If you find lead in your water, do not drink it. You definitely don’t want to end up with lead poisoning, and unfortunately, the human body absorbs lead with ease.

Lead is dangerous because it is a known carcinogen. So if you find lead in your drinking water, try and avoid it at all costs.

So while your water might be safe from bacteria, make sure that you’re not having a lead problem. This could cause major issues for you down the line.


Nitrate is something you can also find coming out of your tap, and while it might not be very dangerous for adults, it can lead to major health problems for infants or children under the age of six months.

Nitrate is known to cause dips in the level of oxygen in your blood.

This is due to the fact that nitrate reduces the amount of oxygen in your blood, which makes it hard for your body to get the oxygen it needs to your cells and organs. This can lead to some major health problems and is especially dangerous in infants.


Atrazine is a deadly pesticide that can sometimes be found in your drinking water. If it can kill massive amounts of insects, it can probably do some damage to your cells as well.

This mostly pertains to those of you from the midwest, but it is important to know nonetheless.

Luckily, the government is attempting to ban this chemical altogether, so you might not have to worry about this being in your water for much longer.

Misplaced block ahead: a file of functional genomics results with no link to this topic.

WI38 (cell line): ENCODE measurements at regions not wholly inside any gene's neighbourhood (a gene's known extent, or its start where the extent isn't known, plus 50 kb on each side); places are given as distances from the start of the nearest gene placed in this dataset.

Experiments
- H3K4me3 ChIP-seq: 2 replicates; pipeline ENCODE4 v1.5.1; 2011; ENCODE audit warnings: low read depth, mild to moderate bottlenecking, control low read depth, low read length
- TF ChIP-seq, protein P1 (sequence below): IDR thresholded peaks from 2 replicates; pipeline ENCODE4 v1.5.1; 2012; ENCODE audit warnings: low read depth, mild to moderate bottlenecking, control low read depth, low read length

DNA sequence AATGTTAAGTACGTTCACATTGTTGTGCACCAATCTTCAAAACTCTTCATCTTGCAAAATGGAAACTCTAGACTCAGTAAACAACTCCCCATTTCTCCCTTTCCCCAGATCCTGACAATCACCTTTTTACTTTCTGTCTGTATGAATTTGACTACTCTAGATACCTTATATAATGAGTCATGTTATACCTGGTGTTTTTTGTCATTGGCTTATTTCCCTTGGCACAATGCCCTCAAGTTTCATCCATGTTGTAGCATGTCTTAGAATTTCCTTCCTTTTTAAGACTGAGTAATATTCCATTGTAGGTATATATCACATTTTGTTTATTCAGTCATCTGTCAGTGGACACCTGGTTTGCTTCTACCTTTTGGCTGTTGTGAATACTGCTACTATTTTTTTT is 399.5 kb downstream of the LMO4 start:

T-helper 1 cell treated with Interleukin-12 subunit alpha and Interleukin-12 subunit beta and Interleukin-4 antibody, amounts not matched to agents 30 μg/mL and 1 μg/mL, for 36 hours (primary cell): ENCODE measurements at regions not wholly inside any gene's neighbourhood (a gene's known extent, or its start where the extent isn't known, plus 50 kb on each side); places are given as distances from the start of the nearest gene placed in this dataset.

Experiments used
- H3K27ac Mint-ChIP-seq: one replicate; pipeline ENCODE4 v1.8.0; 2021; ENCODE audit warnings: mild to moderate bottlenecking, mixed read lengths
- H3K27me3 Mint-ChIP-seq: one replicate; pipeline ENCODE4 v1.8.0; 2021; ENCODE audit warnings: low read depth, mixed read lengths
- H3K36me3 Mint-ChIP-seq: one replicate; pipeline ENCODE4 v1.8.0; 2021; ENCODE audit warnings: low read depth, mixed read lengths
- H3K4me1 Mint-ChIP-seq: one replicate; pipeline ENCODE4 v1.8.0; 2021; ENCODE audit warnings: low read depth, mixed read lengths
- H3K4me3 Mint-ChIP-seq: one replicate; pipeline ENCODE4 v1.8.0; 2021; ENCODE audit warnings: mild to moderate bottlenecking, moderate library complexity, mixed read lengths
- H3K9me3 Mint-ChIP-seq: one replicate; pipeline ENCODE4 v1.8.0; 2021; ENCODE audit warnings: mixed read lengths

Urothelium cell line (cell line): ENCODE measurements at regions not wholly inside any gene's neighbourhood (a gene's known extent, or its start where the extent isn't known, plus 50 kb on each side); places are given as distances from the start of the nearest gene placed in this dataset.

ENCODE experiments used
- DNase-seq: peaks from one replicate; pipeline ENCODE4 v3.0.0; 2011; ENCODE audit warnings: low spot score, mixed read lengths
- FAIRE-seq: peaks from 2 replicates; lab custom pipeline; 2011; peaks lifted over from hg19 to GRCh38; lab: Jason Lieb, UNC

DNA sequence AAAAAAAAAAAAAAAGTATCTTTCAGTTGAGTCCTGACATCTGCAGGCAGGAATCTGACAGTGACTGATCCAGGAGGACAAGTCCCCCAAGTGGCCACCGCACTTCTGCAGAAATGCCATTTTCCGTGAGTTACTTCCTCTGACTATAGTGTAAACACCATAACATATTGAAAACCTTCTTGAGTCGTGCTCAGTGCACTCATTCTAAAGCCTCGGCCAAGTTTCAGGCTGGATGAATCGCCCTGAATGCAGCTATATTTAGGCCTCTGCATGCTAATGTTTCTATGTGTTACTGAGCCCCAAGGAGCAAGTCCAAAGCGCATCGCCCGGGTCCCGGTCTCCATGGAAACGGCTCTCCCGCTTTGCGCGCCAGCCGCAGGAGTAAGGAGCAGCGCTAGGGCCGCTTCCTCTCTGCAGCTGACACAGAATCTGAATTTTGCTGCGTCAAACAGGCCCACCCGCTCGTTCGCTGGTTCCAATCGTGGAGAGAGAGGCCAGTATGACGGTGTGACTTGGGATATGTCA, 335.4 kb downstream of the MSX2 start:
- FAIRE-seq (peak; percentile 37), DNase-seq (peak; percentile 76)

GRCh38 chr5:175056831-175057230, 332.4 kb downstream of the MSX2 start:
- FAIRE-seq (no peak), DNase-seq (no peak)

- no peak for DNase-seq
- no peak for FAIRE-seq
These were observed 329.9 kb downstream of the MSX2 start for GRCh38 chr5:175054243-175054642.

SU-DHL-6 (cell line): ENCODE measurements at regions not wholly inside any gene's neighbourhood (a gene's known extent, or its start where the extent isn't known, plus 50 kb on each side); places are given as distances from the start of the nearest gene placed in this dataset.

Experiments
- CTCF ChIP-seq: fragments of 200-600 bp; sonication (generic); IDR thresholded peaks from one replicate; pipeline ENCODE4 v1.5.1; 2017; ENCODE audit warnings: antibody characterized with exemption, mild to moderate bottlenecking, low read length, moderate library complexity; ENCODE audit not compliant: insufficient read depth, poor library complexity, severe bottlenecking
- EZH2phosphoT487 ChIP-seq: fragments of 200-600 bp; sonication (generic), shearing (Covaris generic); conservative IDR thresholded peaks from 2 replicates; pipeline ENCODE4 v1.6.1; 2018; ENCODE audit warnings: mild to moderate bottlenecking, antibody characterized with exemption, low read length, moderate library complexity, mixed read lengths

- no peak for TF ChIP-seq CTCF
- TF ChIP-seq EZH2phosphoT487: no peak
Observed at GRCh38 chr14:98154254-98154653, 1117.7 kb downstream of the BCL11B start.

Pathogens and bacteria

Remember how we went over the reason you’ll find trace amounts of chlorine in your water?

Well, this is exactly why.

Certain types of viruses and pathogens could be hiding out in your tap water, and they can cause all types of illnesses from the common cold to vomiting and diarrhea.

This is more common in countries with unclean drinking water, so if you travel frequently, make sure you know the area well. It can save you multiple trips to the bathroom.

Luckily, in the United States, these pathogens are rarely a problem. Trace levels of chlorine are generally enough to keep pathogens in your water at bay.

If you find yourself coming down with a stomach bug often, you might want to have your water tested.


This one only makes the list because it can be extremely dangerous if it finds its way into your drinking water.

As the name suggests, radium contains radioactive material, which means cancerous problems for those who drink it.

Luckily this shouldn’t apply to most people, but if you do end up finding this in your water, make sure you avoid it like the plague.


When it comes to your drinking water, you definitely need to know what’s in it or the consequences could be dire. You might be shocked by what you find, but at the end of the day, there is no need to get worked up. Most of the drinking water you’ll find is definitely safe to drink.

If you’re still nervous about what might be in your drinking water, you can always try using water filters. These can be extremely helpful for filtering out contaminants like lead.

Now that you know what’s in your drinking water, be sure to have it tested if you have any concerns about what could be in it.

Read Part 1 where we talk about tap water here.